In spending part of my growing up years in church in Singapore, and now as a university student and Sunday school teacher, I’ve observed something curious.
At age three, Singaporean children start learning two languages. At seven, they spend 30 hours a week in school, with tuition classes and CCAs pushing this nearer to 40. At age 12, they take a national exam that will determine their future for at least the next four years. By age 16, they will have learnt rocket science.
While a lot of ink has been spilt over whether the student workload in Singapore is too heavy, rarely does the public debate the difficulty of the material itself. We seldom hear, “Is calculus too difficult for teenagers to learn?”
Instead, there is a presumption that given enough time, students will master it.
What I find curious, then, is that when it comes to spiritual training, some churchgoers do an about-face. Parents driven to get their children into top schools seem unconcerned about what their kids learn about the Bible. And youth driven to study esoteric topics like medieval Asian history and quantum mechanics so that they can secure places in prestigious tertiary institutions begin to question why they should study parts of the Bible they deem irrelevant to their daily lives, like the Old Testament kings and prophets.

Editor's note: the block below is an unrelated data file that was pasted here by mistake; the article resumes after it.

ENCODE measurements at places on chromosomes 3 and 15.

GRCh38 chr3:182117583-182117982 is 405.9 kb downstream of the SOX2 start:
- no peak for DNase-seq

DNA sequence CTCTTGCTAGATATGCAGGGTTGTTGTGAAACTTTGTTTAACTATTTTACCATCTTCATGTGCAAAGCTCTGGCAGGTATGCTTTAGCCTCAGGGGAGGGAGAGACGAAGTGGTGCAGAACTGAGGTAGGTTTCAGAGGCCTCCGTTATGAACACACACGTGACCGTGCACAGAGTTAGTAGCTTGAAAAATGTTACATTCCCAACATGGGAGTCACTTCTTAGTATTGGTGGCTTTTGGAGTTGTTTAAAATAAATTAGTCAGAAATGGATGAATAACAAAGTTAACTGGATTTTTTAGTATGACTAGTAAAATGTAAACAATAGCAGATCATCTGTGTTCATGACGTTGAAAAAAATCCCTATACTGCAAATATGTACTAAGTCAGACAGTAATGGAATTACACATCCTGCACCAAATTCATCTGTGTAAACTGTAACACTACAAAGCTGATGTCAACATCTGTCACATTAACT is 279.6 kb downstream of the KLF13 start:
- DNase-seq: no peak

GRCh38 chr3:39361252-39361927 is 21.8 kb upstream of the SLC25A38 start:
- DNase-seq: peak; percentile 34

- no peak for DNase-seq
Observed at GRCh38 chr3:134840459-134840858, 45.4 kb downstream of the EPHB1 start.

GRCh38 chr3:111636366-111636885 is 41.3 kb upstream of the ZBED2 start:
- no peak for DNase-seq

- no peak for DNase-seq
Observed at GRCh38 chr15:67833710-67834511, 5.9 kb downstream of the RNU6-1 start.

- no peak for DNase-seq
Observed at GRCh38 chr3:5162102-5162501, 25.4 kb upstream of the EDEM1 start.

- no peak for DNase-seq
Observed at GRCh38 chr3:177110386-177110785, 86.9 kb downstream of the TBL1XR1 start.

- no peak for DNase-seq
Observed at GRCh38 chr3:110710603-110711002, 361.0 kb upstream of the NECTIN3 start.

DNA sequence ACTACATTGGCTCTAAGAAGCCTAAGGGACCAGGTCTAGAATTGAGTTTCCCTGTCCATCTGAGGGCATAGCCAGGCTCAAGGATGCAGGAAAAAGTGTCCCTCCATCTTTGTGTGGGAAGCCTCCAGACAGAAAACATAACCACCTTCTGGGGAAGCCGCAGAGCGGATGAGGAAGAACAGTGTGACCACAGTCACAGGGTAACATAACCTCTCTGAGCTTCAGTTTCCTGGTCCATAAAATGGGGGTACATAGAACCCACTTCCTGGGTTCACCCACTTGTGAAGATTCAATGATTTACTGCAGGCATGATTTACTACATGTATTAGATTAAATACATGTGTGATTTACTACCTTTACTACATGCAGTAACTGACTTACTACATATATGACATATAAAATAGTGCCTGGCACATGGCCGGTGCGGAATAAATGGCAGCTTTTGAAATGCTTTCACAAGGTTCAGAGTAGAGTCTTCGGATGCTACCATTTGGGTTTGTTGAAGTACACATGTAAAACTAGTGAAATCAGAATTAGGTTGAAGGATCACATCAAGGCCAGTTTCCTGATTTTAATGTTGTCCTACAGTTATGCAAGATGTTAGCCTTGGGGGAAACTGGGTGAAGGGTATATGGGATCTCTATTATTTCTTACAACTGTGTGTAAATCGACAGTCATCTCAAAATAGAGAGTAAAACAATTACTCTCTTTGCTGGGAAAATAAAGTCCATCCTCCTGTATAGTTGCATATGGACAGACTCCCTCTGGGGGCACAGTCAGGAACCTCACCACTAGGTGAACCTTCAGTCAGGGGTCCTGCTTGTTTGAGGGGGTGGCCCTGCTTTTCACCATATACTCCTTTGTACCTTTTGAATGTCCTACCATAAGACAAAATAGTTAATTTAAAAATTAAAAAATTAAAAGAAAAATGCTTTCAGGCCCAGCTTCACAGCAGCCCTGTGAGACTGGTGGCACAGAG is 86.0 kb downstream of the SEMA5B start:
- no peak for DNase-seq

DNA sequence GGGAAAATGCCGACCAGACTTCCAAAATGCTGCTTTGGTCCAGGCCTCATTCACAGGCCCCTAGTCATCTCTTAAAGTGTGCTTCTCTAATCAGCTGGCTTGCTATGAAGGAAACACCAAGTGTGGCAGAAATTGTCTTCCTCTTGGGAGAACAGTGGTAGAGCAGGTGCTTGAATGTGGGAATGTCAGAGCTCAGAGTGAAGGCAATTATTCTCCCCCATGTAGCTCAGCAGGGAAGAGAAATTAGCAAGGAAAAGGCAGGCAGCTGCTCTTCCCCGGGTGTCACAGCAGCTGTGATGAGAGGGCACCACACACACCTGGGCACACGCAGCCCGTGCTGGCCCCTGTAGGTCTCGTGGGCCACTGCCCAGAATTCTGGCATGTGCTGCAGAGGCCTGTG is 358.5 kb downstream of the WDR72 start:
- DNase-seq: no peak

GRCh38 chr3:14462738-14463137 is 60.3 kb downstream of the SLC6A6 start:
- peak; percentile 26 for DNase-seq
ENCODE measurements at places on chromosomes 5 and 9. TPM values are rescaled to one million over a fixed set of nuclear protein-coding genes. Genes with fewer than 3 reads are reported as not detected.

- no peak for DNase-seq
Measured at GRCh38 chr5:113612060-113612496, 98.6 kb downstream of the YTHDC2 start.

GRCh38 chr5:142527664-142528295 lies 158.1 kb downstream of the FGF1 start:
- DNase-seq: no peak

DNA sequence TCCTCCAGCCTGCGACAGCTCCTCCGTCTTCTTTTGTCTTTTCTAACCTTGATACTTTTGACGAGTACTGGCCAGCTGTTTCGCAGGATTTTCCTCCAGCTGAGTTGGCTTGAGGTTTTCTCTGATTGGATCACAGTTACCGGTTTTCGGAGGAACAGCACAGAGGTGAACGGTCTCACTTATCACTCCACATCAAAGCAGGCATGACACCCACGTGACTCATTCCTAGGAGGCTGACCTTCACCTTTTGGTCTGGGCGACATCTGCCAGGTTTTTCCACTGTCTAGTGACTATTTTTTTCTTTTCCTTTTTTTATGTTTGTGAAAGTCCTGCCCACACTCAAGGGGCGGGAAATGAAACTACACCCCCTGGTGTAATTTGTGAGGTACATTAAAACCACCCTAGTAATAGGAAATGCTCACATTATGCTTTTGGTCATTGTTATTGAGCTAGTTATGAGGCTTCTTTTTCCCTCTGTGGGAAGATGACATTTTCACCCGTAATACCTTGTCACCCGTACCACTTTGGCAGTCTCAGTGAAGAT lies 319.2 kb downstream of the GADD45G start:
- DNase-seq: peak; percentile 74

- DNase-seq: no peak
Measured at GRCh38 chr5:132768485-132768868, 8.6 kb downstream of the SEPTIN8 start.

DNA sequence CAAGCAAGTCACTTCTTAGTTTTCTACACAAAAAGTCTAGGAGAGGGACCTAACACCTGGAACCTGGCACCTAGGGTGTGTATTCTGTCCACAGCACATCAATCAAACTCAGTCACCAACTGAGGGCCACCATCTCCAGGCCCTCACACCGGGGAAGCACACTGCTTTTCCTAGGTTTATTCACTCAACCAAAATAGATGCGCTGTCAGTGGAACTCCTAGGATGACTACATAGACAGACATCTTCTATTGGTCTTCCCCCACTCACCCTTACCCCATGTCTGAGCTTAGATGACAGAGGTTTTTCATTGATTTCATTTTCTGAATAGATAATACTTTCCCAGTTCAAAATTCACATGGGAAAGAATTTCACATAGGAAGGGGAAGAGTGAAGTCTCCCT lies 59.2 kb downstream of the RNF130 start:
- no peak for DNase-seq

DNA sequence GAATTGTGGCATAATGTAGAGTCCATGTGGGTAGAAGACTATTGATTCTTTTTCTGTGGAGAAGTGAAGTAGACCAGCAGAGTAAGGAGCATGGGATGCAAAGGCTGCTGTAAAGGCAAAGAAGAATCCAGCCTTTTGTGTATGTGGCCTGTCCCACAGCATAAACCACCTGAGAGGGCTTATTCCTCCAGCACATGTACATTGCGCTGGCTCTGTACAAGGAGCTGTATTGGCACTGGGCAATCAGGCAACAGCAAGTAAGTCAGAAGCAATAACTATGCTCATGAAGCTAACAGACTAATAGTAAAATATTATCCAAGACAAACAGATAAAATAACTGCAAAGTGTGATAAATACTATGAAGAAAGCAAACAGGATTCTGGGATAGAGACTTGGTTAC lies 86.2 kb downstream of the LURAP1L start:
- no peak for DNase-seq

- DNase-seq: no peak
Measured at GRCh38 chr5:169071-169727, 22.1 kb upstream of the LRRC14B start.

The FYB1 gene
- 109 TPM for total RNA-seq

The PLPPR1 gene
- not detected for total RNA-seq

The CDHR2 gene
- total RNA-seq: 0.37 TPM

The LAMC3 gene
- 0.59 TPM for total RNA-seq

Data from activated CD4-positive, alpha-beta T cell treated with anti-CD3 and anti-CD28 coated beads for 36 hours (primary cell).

Why the stark contrast? I wonder if it is because churchgoers prioritise secular training and education over biblical training.
If so, this begs the question: why is this so? Why don’t we give biblical training the time and seriousness it deserves? After all, we are talking about the Book that instructs us about the eternal consequences of our life choices.
From my observations, I believe there are two main factors: the first seems to be a tendency to avoid teaching advanced biblical truths to the youth. Fearing perhaps that their charges will not understand and thus lose interest, or that they are already bogged down with school work, the youth are taught stripped down Bible stories, with shortened narratives and simplistic lesson points.
If we taught children math and science in the same way, they would never get past fractions.